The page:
I reiterate my great thanks to my right hon. Friend for the work that he has done. The conclusions that he has stated are correct. All I would say is that in producing this report we seem to have created a crack team, and I am sure that Governments with inquiries in future will take note of that.
May I equally thank the Secretary of State and compliment him on correcting this wrong?
I have to say that my recollection, having sat on the Select Committee along with my friend the right hon. and learned Member for North East Fife (Sir Menzies Campbell), is not as kind towards the air marshals as what has been said today. The truth is that they did not have any evidence on which to come up with the decision that they did, and they laid their decision on legal advice. The families of those two pilots were right to expect that two air marshals would know better and not rely on a decision by lawyers. The two pilots have been scapegoated for all these years, and respective Defence Ministers and the officials in the Ministry of Defence have run away from this for all these years. The House is indebted to the Secretary of State for having corrected this wrong, but we cannot correct the wrong without pointing out that the two air marshals were a serious part of the problem.
In fairness, the board of inquiry said that the most likely cause of the crash was pilot error, but it did not attribute blame. The air marshals used their experience and intuition to make a judgment based on the board of inquiry’s findings. Lord Philip and his team found that they were not able to do that based on the level of evidence required to attribute negligence in the way that they did.
I am not sure that I can meet that expectation, Mr Speaker, but I will do my best. Part of the problem arises from the clash between the demands for justice and for a solution that prevents an accident from happening again. The Secretary of State appears to have solved the justice problem for the future with a change to the rules on the attribution of blame. One of the problems was that there was no black box in this aircraft. Will he ensure that all RAF aircraft will in future have black boxes so that we will know the cause of any crash?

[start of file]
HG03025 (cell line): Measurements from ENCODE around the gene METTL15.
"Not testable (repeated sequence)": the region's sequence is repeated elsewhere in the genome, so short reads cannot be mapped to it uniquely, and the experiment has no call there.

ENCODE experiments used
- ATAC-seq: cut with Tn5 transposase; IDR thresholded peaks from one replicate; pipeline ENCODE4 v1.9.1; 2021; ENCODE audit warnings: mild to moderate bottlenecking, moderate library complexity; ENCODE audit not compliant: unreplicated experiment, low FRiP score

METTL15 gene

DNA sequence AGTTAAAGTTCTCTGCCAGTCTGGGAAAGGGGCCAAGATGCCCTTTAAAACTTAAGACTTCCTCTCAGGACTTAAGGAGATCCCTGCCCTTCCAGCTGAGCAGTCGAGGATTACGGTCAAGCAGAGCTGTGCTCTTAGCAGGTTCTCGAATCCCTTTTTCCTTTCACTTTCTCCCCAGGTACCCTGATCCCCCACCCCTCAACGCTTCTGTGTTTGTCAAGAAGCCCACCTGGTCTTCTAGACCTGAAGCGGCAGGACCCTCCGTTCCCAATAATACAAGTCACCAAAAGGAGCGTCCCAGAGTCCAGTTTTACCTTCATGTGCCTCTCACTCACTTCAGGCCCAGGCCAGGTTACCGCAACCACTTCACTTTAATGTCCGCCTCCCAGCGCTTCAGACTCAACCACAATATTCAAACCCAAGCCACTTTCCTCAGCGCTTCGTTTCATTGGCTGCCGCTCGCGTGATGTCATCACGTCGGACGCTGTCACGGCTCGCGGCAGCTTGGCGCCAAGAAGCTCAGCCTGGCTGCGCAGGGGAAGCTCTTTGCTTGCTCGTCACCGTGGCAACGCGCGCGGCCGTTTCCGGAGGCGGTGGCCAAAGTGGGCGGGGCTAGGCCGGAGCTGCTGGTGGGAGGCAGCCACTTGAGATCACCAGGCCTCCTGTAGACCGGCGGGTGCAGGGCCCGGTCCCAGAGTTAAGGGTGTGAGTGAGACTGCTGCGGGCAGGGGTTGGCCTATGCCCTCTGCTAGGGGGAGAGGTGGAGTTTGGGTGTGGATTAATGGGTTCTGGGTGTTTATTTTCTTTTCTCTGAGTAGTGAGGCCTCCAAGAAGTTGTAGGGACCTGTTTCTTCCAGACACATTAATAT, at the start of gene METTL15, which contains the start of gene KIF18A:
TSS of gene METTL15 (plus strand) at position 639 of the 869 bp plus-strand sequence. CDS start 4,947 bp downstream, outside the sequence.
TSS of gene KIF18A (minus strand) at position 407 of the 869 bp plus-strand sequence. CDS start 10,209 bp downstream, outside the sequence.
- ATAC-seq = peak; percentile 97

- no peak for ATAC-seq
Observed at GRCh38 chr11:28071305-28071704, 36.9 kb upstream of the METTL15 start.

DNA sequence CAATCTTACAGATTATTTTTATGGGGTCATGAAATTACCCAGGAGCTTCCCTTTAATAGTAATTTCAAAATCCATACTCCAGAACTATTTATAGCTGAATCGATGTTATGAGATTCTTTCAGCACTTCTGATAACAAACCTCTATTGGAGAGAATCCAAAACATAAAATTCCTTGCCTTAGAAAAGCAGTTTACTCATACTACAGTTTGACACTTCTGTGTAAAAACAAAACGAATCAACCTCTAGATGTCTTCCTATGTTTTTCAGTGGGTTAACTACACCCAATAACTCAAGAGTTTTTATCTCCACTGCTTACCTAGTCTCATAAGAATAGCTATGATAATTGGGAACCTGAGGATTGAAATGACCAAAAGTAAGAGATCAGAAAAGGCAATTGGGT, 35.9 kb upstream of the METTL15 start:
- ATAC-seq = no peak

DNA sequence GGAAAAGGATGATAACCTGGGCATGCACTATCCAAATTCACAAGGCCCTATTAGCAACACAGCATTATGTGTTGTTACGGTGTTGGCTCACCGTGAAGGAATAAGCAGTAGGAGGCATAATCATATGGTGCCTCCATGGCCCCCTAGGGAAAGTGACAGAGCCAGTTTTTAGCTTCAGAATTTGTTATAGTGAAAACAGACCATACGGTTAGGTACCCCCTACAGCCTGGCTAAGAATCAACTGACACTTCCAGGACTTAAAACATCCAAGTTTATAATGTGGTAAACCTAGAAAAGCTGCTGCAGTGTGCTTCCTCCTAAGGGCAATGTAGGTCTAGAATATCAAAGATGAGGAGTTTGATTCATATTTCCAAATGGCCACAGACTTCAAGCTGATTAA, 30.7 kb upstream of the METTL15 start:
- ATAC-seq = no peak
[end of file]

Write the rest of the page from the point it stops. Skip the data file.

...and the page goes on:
I pay tribute to the Secretary of State for his personal dedication to and interest in this matter, and to his party and his coalition partners for putting the issue in their manifestos. Does this not send out a message to anyone who is fighting injustice that if they persevere and continue to push their case, they will eventually, if they are right, see justice?
If Parliament exists for the redress of grievance, today is a most eloquent illustration of that principle. My right hon. Friend deserves great credit for taking the decision that he has announced, and for the nature of the apology he has offered to the families, with whom I have been in contact over many years in relation to this campaign. I have always been impressed by their steadfast determination and dignity. Does my right hon. Friend understand that satisfaction at the outcome today is tempered by dismay that the original decision turned on legal advice that was palpably and self-evidently wrong?
What I find somewhat difficult, having looked back at the various inquiries, is that nobody seemed to focus on the quality of the legal advice given at the time to the reviewing officers. There was a lot of focus on what happened on the ground and on the condition of the aircraft. Nobody seemed to focus on this essential point, which seems to be where the injustice emanated from.
The Chinook helicopter crash in the Mull of Kintyre in 1994 was, as the Secretary of State said in his statement, one of the worst in the history of the Royal Air Force. Of course, it was also the worst accident in the history of the Royal Ulster Constabulary, with 10 of its noble officers being killed. May I take this opportunity to say to the Secretary of State, his colleagues and the House that the widows of those RUC officers will be absolutely delighted and hugely relieved that the terrible stigma of gross negligence is today lifted from those two brave and courageous young pilots?